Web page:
Steve Piacente: Pretender begins with Dan, our star reporter from Bella and Bootlicker in big trouble. The disgraced journalist stumbles on a story that will let him reclaim his career, but redemption comes with a price: he must place his faith in Mac McCauley, the racist U.S. senator he once exposed as a murderer.
Fast-rising star Patragno had been thinking Pulitzer Prize until he violated one of journalism’s key tenets and wound up blackballed from the industry. Career shot, marriage in tatters and bills looming, he takes the only job he can find – manager at a Washington, D.C. Laundromat. As Dan struggles to accept his new station, a fateful note arrives from ex-Senator McCauley offering a jailhouse interview. If the story McCauley offers is true, it will rock the political world and open Dan’s path back to the industry he loves.
What Dan learns is this: McCauley had an affair with a black woman shortly after arriving in Washington in 1960. The union produced a son that McCauley and his mistress have kept secret for forty years. Now eighty-four and in failing health, God-fearing McCauley believes he must come clean to earn absolution. The revelation will destroy his legacy in a state that in 2002 still proudly displays the Confederate Flag.
It will also upend the lives of his two sons: J.B., the textile magnate in a heated race for his father’s old Senate seat; and Thomas, the biracial son no one knows, a university professor who has long resented the father who scorned him.
Dan is torn, for the path to redemption requires him to walk hand in hand with the nation’s most notorious segregationist, and to expose facts that both sons desperately want to be kept secret.
Must an act be illegal to be a crime? Who decides if the offender is worthy of forgiveness? Pretender explores the raw instincts that inform our choices and drive our actions, sometimes with consequences that span generations.

(Watch here the wonderful trailer for Pretender)

L’Idea: You are an author, a communications trainer, a certified life coach, and an associate professor. How did you get to this point of your life, professionally speaking?
Steve Piacente: It’s true. I have fingers in many pots, but everything is connected. Being a life coach hopefully makes me a more perceptive communications trainer. Being an author has hopefully made me a more relatable university writing instructor. Getting to this point was never the plan. On the contrary, I fully expected to remain in journalism. A decline in the industry around 2000 resulted in my job being eliminated, however, and I had to reinvent myself. Donning my life-coaching hat a moment, I learned in that period that the cliché about every challenge being an opportunity is quite true. My time as a reporter honed skill sets that transferred nicely to several professions – teaching, public relations, and, the field I went into next, speechwriting (at a U.S. federal agency). That evolved into a communications management position. The takeaway is that personal reinvention is healthy. Continuous learning keeps you fresh. Adding to your repertoire makes you more interesting – both to your clients and to yourself! Another thing I learned is that emptying the well doesn’t drain you. The well keeps replenishing, so long as you love what you’re doing.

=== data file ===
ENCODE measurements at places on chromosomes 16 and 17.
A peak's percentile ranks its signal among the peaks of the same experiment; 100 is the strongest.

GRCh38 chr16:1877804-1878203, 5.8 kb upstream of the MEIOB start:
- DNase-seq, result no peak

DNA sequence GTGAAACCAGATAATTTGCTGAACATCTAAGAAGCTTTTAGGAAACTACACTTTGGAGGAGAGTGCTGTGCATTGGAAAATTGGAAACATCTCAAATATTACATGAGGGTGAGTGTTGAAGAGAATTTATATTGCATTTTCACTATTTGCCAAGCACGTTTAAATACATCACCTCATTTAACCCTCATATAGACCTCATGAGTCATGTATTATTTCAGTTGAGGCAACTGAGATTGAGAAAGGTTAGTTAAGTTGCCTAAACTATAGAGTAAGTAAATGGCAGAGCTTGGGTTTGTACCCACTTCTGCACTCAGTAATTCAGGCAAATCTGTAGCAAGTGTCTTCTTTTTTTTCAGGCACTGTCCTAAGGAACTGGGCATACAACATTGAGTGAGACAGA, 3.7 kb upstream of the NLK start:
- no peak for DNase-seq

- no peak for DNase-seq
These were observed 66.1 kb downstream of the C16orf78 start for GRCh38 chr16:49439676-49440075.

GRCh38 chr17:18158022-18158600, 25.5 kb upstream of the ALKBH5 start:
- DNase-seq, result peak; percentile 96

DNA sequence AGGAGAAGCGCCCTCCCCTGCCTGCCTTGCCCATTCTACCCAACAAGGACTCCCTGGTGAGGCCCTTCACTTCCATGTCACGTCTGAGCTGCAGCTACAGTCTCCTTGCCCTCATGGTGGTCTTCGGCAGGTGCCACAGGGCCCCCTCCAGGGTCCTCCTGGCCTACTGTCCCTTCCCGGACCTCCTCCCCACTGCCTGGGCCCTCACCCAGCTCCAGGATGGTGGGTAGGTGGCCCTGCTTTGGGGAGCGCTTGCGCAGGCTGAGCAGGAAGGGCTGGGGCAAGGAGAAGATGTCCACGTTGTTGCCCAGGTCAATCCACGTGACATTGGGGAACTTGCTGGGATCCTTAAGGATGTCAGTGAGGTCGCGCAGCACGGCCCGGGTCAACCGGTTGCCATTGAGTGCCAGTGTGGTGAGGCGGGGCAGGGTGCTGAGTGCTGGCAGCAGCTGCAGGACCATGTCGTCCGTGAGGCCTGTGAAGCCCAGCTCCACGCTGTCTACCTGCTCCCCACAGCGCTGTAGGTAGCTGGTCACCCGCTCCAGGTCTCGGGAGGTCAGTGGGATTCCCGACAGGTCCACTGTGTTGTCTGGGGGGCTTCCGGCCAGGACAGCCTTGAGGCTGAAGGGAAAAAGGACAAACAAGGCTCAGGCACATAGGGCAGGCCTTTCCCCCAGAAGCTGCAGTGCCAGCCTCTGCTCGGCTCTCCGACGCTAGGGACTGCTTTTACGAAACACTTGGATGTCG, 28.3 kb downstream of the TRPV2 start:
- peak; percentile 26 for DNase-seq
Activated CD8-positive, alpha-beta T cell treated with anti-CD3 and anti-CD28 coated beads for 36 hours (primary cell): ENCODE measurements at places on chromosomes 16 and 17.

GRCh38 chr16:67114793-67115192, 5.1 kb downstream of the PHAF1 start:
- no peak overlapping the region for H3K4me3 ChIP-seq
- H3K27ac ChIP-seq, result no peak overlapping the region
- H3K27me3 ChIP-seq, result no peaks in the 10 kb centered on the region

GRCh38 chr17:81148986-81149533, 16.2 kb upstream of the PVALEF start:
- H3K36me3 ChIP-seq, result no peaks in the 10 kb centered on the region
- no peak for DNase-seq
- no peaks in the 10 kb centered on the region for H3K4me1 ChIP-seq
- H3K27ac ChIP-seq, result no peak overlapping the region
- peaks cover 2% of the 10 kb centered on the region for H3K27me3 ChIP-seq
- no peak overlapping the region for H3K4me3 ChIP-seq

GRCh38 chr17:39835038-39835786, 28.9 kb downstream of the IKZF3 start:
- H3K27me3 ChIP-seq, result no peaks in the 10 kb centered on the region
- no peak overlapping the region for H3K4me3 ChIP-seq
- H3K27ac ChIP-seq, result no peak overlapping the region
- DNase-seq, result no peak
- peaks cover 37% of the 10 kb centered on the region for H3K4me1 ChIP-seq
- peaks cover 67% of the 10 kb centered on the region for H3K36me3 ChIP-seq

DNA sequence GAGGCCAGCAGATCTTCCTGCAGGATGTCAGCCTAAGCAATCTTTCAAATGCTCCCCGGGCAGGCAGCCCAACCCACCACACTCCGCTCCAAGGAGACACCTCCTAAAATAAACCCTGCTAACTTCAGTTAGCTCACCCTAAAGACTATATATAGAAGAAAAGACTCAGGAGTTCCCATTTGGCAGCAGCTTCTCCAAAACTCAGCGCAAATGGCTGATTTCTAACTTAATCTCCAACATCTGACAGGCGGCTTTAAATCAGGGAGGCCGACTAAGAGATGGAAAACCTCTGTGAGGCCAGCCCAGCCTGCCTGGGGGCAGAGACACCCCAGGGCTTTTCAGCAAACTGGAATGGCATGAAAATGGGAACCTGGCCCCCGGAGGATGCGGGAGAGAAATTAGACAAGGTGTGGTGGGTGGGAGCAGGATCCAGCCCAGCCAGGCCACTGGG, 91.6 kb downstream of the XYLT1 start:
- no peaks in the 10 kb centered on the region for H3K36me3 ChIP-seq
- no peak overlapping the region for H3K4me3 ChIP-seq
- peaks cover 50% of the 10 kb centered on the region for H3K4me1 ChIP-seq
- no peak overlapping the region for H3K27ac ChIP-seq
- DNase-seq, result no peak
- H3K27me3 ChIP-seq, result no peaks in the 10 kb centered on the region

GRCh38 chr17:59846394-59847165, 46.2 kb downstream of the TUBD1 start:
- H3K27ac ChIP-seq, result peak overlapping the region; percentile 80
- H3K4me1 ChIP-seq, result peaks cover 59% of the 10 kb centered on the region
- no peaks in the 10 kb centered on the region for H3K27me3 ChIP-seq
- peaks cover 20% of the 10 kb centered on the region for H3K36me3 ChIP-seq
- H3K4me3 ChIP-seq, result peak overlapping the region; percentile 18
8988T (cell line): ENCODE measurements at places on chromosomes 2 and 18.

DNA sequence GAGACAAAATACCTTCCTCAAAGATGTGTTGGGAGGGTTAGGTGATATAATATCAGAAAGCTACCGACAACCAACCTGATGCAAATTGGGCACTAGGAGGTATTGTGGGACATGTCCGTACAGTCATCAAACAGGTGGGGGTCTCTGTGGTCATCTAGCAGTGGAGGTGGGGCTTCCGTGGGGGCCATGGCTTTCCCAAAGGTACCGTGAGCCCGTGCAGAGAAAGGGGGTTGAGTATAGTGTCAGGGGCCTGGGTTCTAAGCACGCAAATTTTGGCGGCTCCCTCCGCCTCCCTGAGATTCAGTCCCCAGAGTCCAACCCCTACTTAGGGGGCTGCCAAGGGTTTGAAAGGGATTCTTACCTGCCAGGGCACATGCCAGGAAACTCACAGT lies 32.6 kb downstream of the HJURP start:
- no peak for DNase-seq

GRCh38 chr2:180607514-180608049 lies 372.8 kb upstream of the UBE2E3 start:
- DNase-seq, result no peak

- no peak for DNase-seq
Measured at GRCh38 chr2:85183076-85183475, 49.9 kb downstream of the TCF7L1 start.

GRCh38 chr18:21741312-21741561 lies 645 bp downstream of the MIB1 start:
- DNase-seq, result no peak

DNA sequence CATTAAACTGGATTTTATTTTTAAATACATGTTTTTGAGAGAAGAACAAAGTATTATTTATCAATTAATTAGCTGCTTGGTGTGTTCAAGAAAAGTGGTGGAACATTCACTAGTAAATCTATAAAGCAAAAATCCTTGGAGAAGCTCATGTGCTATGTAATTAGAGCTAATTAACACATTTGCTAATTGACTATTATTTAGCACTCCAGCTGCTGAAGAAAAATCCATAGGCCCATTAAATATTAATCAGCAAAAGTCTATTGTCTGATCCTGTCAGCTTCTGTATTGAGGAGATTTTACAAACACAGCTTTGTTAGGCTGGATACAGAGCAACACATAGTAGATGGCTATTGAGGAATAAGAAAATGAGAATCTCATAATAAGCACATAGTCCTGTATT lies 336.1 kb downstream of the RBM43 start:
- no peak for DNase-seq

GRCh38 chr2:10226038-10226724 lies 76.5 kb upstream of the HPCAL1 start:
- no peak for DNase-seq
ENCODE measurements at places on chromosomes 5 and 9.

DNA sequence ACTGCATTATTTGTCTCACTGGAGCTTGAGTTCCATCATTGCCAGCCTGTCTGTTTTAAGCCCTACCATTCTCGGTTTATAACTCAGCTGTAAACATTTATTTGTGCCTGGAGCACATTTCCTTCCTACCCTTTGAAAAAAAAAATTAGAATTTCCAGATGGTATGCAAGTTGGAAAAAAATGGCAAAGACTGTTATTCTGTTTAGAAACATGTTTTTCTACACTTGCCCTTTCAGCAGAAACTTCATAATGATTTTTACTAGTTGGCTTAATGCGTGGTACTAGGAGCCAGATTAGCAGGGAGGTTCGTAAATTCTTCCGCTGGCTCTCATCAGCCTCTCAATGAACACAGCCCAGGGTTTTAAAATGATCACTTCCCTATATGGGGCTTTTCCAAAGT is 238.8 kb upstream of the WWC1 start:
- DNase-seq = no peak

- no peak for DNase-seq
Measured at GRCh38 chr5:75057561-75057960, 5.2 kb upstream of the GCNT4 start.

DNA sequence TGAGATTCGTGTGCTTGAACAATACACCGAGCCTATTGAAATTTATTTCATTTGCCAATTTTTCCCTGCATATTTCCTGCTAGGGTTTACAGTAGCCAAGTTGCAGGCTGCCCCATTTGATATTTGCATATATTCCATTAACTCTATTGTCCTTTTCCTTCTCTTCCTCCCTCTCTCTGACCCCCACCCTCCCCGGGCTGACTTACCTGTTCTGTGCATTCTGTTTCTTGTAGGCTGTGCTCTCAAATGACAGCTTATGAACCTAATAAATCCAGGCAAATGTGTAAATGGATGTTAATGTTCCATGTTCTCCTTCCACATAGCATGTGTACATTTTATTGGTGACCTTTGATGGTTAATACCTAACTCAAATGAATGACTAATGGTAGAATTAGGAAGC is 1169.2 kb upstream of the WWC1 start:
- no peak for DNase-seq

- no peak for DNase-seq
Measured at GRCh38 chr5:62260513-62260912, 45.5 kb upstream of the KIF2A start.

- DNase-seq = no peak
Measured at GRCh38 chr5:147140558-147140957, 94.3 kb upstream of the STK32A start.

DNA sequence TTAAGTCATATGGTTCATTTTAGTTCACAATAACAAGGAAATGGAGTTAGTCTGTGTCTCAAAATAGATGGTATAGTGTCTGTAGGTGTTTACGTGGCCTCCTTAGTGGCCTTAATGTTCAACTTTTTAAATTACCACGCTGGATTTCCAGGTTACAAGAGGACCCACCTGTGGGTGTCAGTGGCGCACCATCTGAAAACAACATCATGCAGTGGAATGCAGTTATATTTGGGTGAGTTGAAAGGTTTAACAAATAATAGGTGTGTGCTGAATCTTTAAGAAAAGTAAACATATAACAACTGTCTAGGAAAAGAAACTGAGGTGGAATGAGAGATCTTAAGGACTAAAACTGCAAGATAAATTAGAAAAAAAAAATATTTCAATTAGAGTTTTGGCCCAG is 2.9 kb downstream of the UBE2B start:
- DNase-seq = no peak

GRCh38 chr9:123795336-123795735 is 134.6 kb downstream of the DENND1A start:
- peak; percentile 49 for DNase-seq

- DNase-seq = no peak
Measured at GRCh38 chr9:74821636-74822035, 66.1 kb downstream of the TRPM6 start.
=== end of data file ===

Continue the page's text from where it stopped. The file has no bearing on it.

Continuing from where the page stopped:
L’Idea: You are originally from Brooklyn, lived in the South of the USA and you are an Italian American. How did your roots and geographical background influence your job choices, your life in general and your writing?
Steve Piacente: We’re all products of our heritage and experiences, and take that combination of nature and nurture travel with us wherever we go. As a writer, I believe putting myself into unfamiliar and unexpected circumstances is a great way to uncover new material.  My wife is also Italian-American, and we made our first trip to Italy a few years ago. It was so exciting to walk the streets of Rome, Florence, Venice, Pisa, and Amalfi and to think that this is where the Piacentes began so long ago. I would like to explore my roots more and perhaps write something related to my family’s origins at some point.

L’Idea: How much did the activity as a correspondent in Washington D.C. influence your writing as a novelist?
Steve Piacente: I date myself here, but I was in college in Washington, D.C. during the Watergate scandal that brought down President Nixon. If you were interested in writing at that time, you pretty much went into journalism. The problem was that there was a lot of competition. I remember applying for a job in California and some editor telling me to forget it – he could have 100 qualified applicants in his office in hours. Why would he fly in some unproven kid from across the country? I saved that letter as I embarked on a 25-year in print journalism, including 15 years as a Washington correspondent. I don’t like when anyone tells me I can’t do something I know I can do. Flash forward to writing fiction. Toward the end of my newspaper career, I went back to school for a Masters in Fiction from Johns Hopkins University. That was the start of my three novels, and a non-fiction book now in the works.

L’Idea: Are you already working on the next novel? Do you have any other projects in the work?
Steve Piacente: I am now at work on a self-help book aligned with my life-coaching practice. The book is based on interviews with fifteen people who shared their hell-and-back stories, and the life lessons they learned. My hope is that reading this book –Your New Fighting Stance – will help others a bit further back in their careers deal with similar obstacles they will surely face down the road. I expect to publish in early 2019.